“‘We need to be thinking about ways that we can streamline the services we’re offering to make them more effective, and cut red tape and paperwork that our producers shouldn’t have to worry about,’ said Chairwoman Debbie Stabenow at a hearing on accountability in USDA programs.”
“Four agriculture undersecretaries in charge of implementing ag and nutrition programs assured committee members they’d taken steps to measure performance and eliminate duplication and waste in their respective mission areas.”
Mr. Doan indicated that, “‘All available resources, from state of the art data-mining technology to undercover investigations to criminal prosecutions, are used to ensure that recipients and retailers alike who misuse Supplemental Nutrition Assistance Program (SNAP) benefits are held accountable,’ said Kevin Concannon, undersecretary for food, nutrition and consumer services.
“The sale, purchase or exchange of SNAP benefits for cash, an illegal practice commonly referred to as ‘trafficking,’ now accounts for 1% of program expenditures, down from 4% in the mid- 1990s.”
(FarmPolicy Note: To listen to a portion of the Q and A between Chairwoman Stabenow and Undersecretary Concannon on the SNAP issue yesterday, just click here (MP3- 3:24)).
Yesterday’s Agri-Pulse article added that, “Sen. Kent Conrad saluted USDA for recognizing that ‘when we’re borrowing as a nation 40 cents of every dollar we spend, NO taxpayer money can be wasted and no program can be abused.’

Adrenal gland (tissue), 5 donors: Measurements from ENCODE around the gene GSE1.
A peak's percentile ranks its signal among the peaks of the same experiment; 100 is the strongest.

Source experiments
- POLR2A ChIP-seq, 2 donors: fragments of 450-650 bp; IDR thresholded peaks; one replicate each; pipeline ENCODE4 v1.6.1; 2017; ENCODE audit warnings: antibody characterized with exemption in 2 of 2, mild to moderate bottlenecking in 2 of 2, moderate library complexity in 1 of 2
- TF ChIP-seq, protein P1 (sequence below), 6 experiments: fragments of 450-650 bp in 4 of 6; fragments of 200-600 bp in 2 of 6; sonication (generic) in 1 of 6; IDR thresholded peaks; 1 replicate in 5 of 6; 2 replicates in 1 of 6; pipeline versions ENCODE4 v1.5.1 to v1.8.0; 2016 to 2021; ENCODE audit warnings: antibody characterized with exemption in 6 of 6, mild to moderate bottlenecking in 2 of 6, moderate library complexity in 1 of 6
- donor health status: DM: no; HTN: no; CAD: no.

“The North Dakota Democrat, who chairs the powerful Budget Committee, lauded USDA for achieving ‘significant’ savings by limiting employee travel, canceling bad loans and reducing overhead costs of federal crop insurance.
“Conrad urged White House and congressional budget negotiators to take these and other USDA cost-cutting measures into account, complaining that some participants in the talks led by Vice President Biden are ‘pushing an agenda that would absolutely cripple production agriculture.’” (Note: Related FarmPolicy audio of remarks from Sen. Conrad are available here (MP3- 1:08)).
Also at yesterday’s hearing, Mississippi GOP Senator Thad Cochran queried Acting Under Secretary for Farm and Foreign Agricultural Services Michael Scuse about issues associated with farm payments administered by the Farm Service Agency (FSA), a portion of that discussion from yesterday can be heard here (MP3- 2:59).
And Ag Committee Ranking Member Pat Roberts (R-Kansas) also engaged Undersecretary Scuse with respect to farm program complexity and executive branch implementation of 2008 Farm Bill programs such as ACRE (Average Crop Revenue Election) and SURE (Supplemental Revenue Assistance Payments Program).